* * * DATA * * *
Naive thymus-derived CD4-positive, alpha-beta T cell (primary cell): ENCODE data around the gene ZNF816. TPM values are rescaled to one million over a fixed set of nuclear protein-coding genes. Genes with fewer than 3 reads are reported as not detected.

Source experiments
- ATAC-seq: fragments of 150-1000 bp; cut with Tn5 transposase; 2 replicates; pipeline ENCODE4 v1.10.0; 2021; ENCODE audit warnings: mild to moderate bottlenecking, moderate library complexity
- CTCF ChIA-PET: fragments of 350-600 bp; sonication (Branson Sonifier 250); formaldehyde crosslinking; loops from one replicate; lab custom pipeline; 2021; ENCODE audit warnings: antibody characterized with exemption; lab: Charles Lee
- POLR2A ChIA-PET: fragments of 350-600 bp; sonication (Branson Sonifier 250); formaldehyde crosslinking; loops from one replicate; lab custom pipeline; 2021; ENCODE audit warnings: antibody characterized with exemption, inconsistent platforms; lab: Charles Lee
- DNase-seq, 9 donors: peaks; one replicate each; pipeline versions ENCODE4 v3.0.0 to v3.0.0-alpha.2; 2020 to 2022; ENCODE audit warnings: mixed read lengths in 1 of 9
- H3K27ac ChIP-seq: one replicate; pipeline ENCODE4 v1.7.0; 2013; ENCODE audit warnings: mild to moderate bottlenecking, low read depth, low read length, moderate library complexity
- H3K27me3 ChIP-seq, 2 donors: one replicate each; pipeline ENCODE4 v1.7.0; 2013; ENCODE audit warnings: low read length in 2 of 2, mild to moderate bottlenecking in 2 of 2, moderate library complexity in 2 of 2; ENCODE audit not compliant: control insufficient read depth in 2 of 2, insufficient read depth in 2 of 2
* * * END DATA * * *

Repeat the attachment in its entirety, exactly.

Naive thymus-derived CD4-positive, alpha-beta T cell (primary cell): ENCODE data around the gene ZNF816. TPM values are rescaled to one million over a fixed set of nuclear protein-coding genes. Genes with fewer than 3 reads are reported as not detected.

Source experiments
- ATAC-seq: fragments of 150-1000 bp; cut with Tn5 transposase; 2 replicates; pipeline ENCODE4 v1.10.0; 2021; ENCODE audit warnings: mild to moderate bottlenecking, moderate library complexity
- CTCF ChIA-PET: fragments of 350-600 bp; sonication (Branson Sonifier 250); formaldehyde crosslinking; loops from one replicate; lab custom pipeline; 2021; ENCODE audit warnings: antibody characterized with exemption; lab: Charles Lee
- POLR2A ChIA-PET: fragments of 350-600 bp; sonication (Branson Sonifier 250); formaldehyde crosslinking; loops from one replicate; lab custom pipeline; 2021; ENCODE audit warnings: antibody characterized with exemption, inconsistent platforms; lab: Charles Lee
- DNase-seq, 9 donors: peaks; one replicate each; pipeline versions ENCODE4 v3.0.0 to v3.0.0-alpha.2; 2020 to 2022; ENCODE audit warnings: mixed read lengths in 1 of 9
- H3K27ac ChIP-seq: one replicate; pipeline ENCODE4 v1.7.0; 2013; ENCODE audit warnings: mild to moderate bottlenecking, low read depth, low read length, moderate library complexity
- H3K27me3 ChIP-seq, 2 donors: one replicate each; pipeline ENCODE4 v1.7.0; 2013; ENCODE audit warnings: low read length in 2 of 2, mild to moderate bottlenecking in 2 of 2, moderate library complexity in 2 of 2; ENCODE audit not compliant: control insufficient read depth in 2 of 2, insufficient read depth in 2 of 2